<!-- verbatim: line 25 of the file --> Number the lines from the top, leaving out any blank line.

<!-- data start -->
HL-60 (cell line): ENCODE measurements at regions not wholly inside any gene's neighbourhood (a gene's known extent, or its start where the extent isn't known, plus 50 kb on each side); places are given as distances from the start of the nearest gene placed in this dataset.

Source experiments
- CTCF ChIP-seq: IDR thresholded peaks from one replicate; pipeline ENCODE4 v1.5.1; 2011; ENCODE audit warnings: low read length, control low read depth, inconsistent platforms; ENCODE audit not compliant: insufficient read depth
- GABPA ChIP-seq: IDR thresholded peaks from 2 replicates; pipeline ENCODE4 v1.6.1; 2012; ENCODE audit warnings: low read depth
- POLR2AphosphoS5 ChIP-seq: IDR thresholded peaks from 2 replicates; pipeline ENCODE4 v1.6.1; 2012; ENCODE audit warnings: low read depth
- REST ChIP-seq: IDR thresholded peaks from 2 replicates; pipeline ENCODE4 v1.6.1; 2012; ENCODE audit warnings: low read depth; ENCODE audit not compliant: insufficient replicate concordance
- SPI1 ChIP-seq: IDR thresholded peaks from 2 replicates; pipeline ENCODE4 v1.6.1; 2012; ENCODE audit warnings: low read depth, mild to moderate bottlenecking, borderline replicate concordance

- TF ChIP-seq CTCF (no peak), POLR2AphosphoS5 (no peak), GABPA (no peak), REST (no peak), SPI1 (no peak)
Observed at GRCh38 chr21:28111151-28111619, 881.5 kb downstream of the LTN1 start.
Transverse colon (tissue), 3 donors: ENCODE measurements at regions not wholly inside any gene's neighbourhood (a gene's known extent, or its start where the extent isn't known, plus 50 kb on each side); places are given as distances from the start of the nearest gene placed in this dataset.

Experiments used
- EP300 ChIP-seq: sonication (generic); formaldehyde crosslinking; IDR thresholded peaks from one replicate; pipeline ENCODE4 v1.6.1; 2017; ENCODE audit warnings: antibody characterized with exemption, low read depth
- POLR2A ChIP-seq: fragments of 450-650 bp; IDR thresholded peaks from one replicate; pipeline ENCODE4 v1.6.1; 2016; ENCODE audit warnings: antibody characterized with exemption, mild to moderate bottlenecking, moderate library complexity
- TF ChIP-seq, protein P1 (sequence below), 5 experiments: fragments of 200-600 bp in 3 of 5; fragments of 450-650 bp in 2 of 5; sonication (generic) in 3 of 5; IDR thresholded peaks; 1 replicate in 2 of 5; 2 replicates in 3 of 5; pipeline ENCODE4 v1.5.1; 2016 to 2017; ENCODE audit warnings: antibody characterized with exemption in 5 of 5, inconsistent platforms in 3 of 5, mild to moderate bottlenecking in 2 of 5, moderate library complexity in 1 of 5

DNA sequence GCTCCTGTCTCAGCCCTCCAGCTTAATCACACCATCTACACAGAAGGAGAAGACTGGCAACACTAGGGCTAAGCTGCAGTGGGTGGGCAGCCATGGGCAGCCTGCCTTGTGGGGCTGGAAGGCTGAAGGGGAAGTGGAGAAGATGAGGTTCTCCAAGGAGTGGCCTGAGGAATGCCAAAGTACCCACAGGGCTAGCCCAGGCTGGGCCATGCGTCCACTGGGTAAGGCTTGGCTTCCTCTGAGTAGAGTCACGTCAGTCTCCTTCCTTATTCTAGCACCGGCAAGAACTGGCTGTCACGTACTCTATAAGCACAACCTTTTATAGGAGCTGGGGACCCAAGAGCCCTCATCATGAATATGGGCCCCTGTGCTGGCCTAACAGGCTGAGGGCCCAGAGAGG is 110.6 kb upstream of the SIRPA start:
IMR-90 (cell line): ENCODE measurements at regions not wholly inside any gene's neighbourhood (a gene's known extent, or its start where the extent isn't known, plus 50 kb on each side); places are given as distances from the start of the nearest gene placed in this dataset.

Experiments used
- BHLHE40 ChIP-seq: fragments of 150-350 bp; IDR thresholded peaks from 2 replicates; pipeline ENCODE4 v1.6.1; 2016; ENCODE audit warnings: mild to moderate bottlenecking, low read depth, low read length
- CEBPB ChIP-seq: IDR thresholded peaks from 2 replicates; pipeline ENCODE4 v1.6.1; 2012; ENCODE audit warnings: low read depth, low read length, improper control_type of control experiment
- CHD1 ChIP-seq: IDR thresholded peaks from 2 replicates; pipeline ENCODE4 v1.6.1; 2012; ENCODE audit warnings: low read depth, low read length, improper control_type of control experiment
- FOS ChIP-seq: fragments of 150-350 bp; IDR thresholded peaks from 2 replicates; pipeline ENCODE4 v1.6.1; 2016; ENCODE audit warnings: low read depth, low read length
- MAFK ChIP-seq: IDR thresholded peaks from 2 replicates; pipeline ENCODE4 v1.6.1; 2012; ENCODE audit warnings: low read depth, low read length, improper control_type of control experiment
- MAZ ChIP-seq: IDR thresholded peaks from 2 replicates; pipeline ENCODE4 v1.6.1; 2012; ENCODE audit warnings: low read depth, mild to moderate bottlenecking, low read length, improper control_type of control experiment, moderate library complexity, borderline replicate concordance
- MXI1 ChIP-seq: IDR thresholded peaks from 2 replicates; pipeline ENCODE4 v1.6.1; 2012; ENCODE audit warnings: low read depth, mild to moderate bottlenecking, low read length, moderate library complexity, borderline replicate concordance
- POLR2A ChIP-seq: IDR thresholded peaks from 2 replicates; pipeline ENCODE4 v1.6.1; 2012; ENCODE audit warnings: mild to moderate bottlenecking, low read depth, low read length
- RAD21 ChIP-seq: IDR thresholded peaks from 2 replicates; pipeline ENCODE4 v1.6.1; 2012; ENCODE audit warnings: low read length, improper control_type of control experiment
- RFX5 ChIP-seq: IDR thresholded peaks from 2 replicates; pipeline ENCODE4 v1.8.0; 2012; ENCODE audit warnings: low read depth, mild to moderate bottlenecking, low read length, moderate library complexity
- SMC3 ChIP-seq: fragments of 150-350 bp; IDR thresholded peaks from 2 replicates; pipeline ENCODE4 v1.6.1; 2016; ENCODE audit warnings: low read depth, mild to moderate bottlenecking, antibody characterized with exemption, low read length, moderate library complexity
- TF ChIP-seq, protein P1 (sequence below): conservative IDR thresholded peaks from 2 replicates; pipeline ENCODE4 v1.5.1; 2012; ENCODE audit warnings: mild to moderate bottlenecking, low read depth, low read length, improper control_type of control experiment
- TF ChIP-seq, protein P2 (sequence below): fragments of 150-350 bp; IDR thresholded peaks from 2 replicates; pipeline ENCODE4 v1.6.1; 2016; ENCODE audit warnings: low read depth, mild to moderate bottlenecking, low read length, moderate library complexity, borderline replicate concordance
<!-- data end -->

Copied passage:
- POLR2A ChIP-seq: IDR thresholded peaks from 2 replicates; pipeline ENCODE4 v1.6.1; 2012; ENCODE audit warnings: mild to moderate bottlenecking, low read depth, low read length